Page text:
Rosemary is among the most popular herbs. Many myths are told about this plant.
Myths About Rosemary
Various myths are widely known about this plant. It is supposed to thrive only when the woman is in charge of the household. Several legends explain its role in the Christian era. Supposedly its blossoms were white before the Virgin Mary hung her blue cloak on the plant when the Holy Family was fleeing to Egypt to escape from Herod. As a reward for its role in the family’s escape, rosemary was blessed with a wonderful fragrance.
Another legend says that the plants can only grow “as tall as the height of Christ.” It reputedly only thrives for 33 years at which time it dies. This was the age of Jesus was when he was crucified.
According to Christian stories, this is a symbol of the Nativity and is associated with the virtuous. The name rose of Mary or rosemary is intended to honor the Virgin Mary. One legend says that the plant served a role in the Nativity scene by giving Mary a place to hang the baby’s clothes after she washed them. It supposedly was one of the plants that Adam and Eve were allowed to take when they were banished from Eden.
Horace wrote in his Odes that this was preferred by the gods over all other offerings. He wrote, “You need make no divine offerings of bloodied beast, if only you crown the god’s image with rosemary and tender myrtle.”
Rosemary as a Medicinal Plant
This plant has been used for all sorts of ailments over the years. According to Culpeper, this ‘helps a weak memory and quickens the senses.” He recommended it for various digestive problems and for ailments of the eye. He recommended using it in several forms, including smoking it and using it in baths. He did caution that the oil should be used very carefully and only in small quantities. That is because the oil can be toxic when too much is used. According to modern recommendations, pure rosemary oil can cause side effects if it isn’t used safely. Apply the oil externally, and never take it internally.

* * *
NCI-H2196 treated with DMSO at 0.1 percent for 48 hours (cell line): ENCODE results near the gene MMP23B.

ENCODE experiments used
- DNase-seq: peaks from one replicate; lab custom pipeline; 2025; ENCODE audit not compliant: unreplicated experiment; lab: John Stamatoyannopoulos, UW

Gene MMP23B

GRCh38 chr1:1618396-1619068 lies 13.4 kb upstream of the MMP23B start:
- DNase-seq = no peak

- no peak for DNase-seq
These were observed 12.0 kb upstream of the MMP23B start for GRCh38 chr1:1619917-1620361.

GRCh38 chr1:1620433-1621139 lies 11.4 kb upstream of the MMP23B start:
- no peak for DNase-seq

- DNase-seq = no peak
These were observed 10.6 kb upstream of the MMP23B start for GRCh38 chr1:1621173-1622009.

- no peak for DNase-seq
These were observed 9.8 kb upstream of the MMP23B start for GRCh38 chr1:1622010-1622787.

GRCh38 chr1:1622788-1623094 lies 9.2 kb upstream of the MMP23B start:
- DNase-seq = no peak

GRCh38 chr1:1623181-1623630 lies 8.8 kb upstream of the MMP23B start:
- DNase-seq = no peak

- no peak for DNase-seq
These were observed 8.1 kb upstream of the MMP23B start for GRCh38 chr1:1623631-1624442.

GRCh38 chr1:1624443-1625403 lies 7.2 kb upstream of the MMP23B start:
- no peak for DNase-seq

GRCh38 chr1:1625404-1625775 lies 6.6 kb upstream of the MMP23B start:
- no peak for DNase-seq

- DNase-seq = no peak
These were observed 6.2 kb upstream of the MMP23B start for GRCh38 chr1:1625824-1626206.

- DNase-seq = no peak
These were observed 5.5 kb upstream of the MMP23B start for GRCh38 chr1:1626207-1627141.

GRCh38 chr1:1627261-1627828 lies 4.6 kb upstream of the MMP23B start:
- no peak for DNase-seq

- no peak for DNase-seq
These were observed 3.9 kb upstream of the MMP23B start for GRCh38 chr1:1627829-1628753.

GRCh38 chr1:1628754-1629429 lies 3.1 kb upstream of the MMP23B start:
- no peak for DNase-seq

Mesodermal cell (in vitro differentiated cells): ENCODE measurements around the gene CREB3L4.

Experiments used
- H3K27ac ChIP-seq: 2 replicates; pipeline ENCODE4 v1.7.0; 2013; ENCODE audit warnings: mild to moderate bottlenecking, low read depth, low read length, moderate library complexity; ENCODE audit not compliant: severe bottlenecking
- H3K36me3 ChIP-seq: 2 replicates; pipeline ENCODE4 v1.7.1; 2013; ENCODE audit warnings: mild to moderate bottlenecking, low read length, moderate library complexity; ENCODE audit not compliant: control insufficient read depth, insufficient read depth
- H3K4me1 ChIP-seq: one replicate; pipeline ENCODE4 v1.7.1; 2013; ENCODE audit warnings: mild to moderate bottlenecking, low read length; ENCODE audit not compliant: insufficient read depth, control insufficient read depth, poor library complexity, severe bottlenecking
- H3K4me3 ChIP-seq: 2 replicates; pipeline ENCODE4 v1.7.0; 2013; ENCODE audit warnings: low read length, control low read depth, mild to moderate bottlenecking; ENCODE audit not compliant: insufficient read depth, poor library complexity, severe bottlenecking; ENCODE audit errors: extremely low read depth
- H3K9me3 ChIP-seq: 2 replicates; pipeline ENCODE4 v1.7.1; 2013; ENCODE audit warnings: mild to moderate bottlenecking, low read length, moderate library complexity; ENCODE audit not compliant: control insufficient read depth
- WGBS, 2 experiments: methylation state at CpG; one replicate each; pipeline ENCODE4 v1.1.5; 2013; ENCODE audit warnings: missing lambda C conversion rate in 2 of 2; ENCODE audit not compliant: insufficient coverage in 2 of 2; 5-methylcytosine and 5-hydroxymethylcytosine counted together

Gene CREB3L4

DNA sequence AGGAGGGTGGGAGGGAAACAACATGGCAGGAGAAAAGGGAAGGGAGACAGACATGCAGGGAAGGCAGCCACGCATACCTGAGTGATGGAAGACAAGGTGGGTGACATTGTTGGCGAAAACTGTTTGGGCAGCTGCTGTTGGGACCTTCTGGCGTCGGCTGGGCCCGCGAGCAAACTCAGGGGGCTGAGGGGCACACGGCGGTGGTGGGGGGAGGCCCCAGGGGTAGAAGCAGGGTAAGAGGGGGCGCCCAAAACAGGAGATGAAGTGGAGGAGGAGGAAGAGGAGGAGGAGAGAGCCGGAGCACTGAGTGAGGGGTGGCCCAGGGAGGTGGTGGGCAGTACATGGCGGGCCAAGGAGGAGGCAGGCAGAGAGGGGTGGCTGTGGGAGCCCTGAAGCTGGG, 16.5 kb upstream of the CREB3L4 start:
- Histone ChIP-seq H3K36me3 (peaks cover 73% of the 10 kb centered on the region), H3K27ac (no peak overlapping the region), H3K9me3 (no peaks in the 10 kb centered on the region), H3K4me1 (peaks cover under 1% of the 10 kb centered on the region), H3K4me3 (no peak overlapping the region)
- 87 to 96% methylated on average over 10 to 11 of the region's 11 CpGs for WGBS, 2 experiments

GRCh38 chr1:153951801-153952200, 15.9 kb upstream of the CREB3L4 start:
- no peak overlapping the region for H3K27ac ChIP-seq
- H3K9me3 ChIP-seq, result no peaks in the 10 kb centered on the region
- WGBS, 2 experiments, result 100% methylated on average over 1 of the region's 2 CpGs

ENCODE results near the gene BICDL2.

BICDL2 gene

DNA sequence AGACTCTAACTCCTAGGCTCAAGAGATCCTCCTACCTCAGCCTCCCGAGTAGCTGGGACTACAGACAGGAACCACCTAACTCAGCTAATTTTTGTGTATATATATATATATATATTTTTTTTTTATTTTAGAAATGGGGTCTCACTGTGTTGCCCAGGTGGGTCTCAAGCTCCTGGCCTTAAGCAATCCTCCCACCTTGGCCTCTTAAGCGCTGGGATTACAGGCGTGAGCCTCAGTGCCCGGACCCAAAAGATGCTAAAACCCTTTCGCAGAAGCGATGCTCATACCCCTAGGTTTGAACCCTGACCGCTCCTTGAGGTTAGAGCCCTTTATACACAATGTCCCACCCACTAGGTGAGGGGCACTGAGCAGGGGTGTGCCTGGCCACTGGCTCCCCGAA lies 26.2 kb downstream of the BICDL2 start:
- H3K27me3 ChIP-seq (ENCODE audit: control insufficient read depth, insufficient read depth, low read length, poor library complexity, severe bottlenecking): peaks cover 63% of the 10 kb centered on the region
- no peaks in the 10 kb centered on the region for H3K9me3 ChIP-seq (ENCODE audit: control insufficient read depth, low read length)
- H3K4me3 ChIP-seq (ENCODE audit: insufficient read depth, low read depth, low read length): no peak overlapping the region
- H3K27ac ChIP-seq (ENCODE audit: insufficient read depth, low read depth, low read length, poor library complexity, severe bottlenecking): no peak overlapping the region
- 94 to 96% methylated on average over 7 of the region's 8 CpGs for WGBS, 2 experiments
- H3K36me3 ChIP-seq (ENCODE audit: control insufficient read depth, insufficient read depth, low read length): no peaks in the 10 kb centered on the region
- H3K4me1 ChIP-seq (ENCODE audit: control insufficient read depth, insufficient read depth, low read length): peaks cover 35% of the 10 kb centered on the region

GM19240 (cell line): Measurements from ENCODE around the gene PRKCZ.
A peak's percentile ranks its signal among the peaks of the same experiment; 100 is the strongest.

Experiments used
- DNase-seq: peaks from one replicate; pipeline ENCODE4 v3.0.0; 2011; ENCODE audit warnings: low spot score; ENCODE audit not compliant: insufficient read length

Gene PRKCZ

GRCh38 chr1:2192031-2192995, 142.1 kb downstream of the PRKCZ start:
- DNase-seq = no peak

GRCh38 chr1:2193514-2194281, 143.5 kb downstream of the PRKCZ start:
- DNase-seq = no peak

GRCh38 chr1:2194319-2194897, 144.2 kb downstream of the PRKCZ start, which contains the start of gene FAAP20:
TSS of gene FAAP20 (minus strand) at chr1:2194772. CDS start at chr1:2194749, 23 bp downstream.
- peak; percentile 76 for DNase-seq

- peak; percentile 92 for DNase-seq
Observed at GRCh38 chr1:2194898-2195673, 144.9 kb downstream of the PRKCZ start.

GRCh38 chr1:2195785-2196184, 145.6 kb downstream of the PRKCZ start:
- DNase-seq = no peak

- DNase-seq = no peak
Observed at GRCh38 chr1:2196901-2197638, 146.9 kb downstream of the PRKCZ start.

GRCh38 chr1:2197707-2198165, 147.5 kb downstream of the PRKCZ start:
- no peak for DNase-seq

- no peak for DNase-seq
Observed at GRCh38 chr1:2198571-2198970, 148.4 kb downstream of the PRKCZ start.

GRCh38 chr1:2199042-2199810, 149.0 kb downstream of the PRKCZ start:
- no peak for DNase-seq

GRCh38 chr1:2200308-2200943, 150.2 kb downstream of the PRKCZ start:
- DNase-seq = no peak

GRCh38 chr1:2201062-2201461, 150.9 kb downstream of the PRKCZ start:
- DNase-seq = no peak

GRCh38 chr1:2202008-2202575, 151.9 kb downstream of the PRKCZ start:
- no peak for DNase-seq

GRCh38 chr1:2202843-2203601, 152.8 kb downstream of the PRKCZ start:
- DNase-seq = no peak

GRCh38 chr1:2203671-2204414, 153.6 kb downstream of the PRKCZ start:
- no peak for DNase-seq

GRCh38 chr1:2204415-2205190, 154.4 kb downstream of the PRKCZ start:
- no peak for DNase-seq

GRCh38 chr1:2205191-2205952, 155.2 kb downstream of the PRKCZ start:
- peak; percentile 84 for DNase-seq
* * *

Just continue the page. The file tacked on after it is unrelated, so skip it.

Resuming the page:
This was recommended in Brother Cadfaels Herb Garden book. He used it for cough syrups as well as for other purposes. The plant was so therapeutic that even wearing a rosemary garland was said to clear a stuffy head. Even the wood is aromatic. This plant is considered to be antibacterial. It is still used to fumigate sickrooms, churches, and hospitals. Historically, it was burned to keep the plague away.
This plant also serves as an astringent. Dioscorides prescribed it for various ailments.
Modern Uses for Rosemary
One of the most popular uses for Christmas in modern times in America is as a small clipped indoor plant. For this purpose, it is sometimes decorated with a bow. Topiary forms of rosemary are sometimes available as well for the holidays.
Widely used for Christmas greenery in Europe, its popularity has fluctuated over the years. It was quite popular in the 14th century in England where it was used for garlands. This custom was later revived by the Victorians in the mid-19th century.
This has long been used in cosmetics and other products, such as hair care and body care products. It has both antiseptic and anti-inflammatory properties. One of the most famous uses was in Hungary water. It has been used medicinally to treat digestive problems.
As a culinary herb it has been used for everything from meats to sweets and conserves. Today rosemary is among the most popular culinary herbs.